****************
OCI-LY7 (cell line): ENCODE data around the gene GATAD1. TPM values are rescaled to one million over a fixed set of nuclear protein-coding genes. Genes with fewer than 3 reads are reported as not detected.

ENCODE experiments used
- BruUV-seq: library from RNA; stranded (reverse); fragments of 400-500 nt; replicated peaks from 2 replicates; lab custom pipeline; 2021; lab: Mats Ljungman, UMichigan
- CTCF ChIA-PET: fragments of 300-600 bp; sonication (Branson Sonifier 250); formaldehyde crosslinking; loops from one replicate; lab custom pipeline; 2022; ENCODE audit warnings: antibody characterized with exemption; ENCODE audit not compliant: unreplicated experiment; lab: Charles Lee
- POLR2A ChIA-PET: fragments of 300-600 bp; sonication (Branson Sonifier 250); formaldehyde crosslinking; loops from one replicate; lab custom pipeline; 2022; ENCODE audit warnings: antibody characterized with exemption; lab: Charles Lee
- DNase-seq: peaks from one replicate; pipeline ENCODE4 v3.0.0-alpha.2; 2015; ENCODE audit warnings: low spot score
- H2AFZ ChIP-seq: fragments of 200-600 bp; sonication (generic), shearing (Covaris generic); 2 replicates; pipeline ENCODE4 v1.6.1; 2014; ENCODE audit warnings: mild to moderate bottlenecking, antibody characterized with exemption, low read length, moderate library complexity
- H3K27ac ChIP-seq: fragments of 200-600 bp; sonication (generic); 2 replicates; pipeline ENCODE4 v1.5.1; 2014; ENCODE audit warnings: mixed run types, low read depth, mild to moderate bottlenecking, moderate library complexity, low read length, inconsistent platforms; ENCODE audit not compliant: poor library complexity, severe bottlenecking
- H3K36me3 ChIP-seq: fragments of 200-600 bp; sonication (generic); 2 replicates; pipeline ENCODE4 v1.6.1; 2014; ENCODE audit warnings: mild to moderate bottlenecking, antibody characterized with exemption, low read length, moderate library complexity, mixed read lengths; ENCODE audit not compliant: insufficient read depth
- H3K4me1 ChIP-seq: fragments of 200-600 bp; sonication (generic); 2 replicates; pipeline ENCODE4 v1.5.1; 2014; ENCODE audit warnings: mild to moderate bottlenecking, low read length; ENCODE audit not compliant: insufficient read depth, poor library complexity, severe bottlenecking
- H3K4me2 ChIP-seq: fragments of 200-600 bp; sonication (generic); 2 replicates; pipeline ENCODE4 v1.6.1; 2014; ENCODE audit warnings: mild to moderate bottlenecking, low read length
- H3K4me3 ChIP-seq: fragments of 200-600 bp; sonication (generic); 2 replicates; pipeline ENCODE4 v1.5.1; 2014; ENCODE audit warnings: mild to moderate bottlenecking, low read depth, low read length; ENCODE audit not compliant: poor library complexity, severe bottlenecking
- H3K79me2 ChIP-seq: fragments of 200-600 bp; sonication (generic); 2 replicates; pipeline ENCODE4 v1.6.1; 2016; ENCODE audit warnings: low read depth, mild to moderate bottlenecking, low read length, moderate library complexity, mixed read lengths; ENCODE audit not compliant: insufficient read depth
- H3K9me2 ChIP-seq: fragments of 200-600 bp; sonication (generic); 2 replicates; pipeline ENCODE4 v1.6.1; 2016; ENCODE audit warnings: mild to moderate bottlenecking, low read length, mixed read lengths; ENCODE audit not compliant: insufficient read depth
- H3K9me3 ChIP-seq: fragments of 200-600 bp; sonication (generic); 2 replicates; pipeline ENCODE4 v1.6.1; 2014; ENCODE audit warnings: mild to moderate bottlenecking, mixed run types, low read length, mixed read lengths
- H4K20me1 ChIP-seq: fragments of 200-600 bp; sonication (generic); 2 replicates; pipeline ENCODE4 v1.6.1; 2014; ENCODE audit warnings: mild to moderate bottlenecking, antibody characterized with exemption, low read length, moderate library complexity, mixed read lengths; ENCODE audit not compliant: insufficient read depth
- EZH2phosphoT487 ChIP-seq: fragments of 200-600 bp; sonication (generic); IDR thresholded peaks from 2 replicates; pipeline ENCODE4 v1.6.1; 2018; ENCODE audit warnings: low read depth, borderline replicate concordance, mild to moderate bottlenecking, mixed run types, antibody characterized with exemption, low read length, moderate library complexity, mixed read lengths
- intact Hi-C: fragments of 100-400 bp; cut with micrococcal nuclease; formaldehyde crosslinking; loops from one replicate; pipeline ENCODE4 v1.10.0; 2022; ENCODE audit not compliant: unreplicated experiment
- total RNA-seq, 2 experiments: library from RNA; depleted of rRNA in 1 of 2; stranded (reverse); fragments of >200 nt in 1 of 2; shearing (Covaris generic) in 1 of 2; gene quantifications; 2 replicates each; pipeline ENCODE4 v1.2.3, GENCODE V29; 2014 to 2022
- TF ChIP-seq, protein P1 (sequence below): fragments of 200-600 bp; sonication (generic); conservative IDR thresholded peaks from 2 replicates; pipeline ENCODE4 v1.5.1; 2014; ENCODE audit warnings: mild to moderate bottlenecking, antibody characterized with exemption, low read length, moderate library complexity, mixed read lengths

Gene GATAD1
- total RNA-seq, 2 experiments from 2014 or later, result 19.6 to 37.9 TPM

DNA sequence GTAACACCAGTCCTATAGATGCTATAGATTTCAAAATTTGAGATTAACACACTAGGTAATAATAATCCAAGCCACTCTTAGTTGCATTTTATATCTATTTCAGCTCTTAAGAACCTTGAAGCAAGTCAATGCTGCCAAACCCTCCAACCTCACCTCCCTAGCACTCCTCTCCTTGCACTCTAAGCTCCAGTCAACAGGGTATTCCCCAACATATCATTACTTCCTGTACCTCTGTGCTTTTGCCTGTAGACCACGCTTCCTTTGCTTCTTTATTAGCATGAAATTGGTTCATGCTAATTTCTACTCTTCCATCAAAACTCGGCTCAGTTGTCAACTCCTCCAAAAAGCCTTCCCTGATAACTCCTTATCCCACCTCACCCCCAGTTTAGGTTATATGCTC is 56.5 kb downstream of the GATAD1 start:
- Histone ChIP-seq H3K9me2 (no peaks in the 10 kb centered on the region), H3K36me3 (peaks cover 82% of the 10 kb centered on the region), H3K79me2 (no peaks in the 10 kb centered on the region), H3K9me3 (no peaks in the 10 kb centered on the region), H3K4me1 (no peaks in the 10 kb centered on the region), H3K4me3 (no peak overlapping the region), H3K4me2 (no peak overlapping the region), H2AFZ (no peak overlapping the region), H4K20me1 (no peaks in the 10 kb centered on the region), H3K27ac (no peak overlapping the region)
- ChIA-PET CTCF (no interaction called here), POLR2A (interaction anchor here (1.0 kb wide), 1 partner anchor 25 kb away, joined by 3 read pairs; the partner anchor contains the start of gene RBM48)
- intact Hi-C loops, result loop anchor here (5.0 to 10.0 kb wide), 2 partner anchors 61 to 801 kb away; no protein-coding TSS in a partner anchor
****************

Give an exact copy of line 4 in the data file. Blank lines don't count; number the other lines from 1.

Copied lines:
- CTCF ChIA-PET: fragments of 300-600 bp; sonication (Branson Sonifier 250); formaldehyde crosslinking; loops from one replicate; lab custom pipeline; 2022; ENCODE audit warnings: antibody characterized with exemption; ENCODE audit not compliant: unreplicated experiment; lab: Charles Lee